14C as a tool to trace terrestrial carbon in a complex lake system: implications for food-web structure and carbon cycling
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Globally lakes bury and remineralise significant quantities of terrestrial C, and the associated flux of terrestrial C strongly influences their functioning. Changing deposition chemistry, land use and climate induced impacts on hydrology will affect soil biogeochemistry and terrestrial C export1 and hence lake ecology with potential feedbacks for regional and global C cycling. C and nitrogen stable isotope analysis (SIA) has identified the terrestrial subsidy of freshwater food webs. The approach relies on different 13C fractionation in aquatic and terrestrial primary producers, but also that inorganic C demands of aquatic primary producers are partly met by 13C depleted C from respiration of terrestrial C, and ‘old’ C derived from weathering of catchment geology. SIA thus fails to differentiate between the contributions of old and recently fixed terrestrial C. Natural abundance 14C can be used as an additional biomarker to untangle riverine food webs2 where aquatic and terrestrial δ 13C overlap, but may also be valuable for examining the age and origin of C in the lake. Primary production in lakes is based on dissolved inorganic C (DIC). DIC in alkaline lakes is partially derived from weathering of carbonaceous bedrock, a proportion of which is14C-free. The low 14C activity yields an artificial age offset leading samples to appear hundreds to thousands of years older than their actual age. As such, 14C can be used to identify the proportion of autochthonous C in the food-web. With terrestrial C inputs likely to increase, the origin and utilisation of ‘fossil’ or ‘recent’ allochthonous C in the food-web can also be determined. Stable isotopes and 14C were measured for biota, particulate organic matter (POM), DIC and dissolved organic carbon (DOC) from Lough Erne, Northern Ireland, a humic alkaline lake. Temporal and spatial variation was evident in DIC, DOC and POM C isotopes with implications for the fluctuation in terrestrial export processes. Ramped pyrolysis of lake surface sediment indicates the burial of two C components. 14C activity (507 ± 30 BP) of sediment combusted at 400˚C was consistent with algal values and younger than bulk sediment values (1097 ± 30 BP). The sample was subsequently combusted at 850˚C, yielding 14C values (1471 ± 30 BP) older than the bulk sediment age, suggesting that fossil terrestrial carbon is also buried in the sediment. Stable isotopes in the food web indicate that terrestrial organic C is also utilised by lake organisms. High winter δ 15N values in calanoid zooplankton (δ 15N = 24%¸) relative to phytoplankton and POM (δ 15N = 6h and 12h respectively) may reflect several microbial trophic levels between terrestrial C and calanoids. Furthermore winter calanoid 14C ages are consistent with DOC from an inflowing river (75 ± 24 BP), not phytoplankton (367 ± 70 BP). Summer calanoid δ 13C, δ 15N and 14C (345 ± 80 BP) indicate greater reliance on phytoplankton.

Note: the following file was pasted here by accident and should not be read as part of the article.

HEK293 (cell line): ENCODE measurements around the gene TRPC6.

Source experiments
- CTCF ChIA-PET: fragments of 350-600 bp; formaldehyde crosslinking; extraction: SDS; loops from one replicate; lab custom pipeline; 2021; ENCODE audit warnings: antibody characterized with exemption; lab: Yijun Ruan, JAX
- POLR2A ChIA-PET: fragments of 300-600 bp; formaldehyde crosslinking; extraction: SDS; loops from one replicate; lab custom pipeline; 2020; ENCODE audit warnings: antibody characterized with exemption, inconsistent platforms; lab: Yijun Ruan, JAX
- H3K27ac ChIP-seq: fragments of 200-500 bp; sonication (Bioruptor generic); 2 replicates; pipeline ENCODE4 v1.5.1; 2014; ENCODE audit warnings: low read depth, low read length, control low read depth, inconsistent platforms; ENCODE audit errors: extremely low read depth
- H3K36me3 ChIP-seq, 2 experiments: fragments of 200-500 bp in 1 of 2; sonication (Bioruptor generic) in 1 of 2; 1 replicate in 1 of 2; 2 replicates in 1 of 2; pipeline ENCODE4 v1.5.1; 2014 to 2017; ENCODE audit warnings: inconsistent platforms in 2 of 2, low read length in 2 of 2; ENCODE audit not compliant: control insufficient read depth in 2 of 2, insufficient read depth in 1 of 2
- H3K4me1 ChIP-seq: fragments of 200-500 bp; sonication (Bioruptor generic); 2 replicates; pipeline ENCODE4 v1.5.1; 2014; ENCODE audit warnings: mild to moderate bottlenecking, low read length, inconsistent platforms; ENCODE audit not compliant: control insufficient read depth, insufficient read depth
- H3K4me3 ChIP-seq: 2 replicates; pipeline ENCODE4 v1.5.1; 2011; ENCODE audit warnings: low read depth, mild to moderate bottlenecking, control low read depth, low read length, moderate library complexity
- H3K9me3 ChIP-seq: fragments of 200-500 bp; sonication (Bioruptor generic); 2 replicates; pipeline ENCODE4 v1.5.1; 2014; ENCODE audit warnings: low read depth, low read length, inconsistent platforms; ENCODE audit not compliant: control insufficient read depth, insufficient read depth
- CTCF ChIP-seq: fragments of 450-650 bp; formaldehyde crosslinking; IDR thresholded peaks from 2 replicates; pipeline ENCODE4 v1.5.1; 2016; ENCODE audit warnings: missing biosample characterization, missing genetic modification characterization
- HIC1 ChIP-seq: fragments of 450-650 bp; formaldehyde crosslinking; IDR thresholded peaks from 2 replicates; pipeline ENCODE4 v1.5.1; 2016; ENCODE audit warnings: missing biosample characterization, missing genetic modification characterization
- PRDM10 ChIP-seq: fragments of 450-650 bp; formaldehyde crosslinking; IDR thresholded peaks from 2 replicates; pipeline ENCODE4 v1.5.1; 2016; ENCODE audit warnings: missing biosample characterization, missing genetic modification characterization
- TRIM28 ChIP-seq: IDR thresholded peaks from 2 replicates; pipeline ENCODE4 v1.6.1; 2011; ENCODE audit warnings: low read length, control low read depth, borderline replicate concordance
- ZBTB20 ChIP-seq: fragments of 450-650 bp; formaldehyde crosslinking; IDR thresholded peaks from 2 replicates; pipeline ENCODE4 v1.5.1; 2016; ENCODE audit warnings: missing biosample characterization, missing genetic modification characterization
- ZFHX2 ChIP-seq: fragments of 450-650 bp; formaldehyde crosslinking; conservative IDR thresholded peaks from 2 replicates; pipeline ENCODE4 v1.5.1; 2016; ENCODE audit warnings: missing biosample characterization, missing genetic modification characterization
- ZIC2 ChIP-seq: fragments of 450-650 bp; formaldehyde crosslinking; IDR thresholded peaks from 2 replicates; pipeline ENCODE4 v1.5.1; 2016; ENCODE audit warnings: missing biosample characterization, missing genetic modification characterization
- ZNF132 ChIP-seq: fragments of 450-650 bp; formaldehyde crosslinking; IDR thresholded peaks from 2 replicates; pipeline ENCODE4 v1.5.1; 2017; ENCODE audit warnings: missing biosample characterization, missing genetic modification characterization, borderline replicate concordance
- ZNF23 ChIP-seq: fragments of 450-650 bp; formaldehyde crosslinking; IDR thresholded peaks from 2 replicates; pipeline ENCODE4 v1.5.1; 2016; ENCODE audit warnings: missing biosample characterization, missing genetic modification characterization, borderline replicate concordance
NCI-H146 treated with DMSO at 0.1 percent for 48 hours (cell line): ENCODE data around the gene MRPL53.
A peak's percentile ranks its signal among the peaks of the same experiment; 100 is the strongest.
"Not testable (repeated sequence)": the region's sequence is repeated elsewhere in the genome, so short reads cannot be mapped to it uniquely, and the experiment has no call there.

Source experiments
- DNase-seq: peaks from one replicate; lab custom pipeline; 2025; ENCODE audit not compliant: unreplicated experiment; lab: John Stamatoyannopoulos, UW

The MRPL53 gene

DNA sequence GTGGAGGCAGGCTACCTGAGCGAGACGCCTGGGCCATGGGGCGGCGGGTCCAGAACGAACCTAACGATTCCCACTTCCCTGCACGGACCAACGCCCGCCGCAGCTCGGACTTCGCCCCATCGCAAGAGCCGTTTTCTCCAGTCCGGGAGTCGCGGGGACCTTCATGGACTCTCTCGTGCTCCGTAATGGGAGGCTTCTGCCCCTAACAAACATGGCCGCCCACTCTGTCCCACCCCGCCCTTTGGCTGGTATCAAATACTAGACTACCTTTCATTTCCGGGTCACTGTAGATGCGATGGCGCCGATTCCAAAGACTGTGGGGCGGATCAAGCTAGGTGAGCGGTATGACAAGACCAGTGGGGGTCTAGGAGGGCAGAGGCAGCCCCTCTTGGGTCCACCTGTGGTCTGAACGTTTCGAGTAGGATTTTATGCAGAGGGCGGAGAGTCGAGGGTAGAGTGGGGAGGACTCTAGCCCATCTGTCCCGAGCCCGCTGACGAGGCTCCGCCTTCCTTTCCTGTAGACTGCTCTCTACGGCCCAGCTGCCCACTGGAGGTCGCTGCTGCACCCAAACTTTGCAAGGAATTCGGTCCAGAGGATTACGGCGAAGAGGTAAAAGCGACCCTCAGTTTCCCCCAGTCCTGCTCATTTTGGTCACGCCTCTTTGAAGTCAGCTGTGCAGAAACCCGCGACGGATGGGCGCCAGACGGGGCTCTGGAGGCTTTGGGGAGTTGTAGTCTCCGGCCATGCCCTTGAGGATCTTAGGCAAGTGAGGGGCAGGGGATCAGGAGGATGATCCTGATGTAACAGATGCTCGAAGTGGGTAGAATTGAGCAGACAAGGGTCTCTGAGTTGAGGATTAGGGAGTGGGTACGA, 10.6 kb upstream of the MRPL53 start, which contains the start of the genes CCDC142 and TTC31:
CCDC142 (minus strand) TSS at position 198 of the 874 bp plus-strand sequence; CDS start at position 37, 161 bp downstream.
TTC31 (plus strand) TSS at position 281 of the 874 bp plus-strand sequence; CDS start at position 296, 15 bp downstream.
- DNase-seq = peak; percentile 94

1 Monteith, D.T et al., (2007) Dissolved organic carbon trends resulting from changes in atmospheric deposition chemistry. Nature, 450:537-535
2 Caraco, N., et al.,(2010) Millennial-aged organic carbon subsidies to a modern river food web. Ecology,91: 2385-2393.
|Publication status||Published - Apr 2013|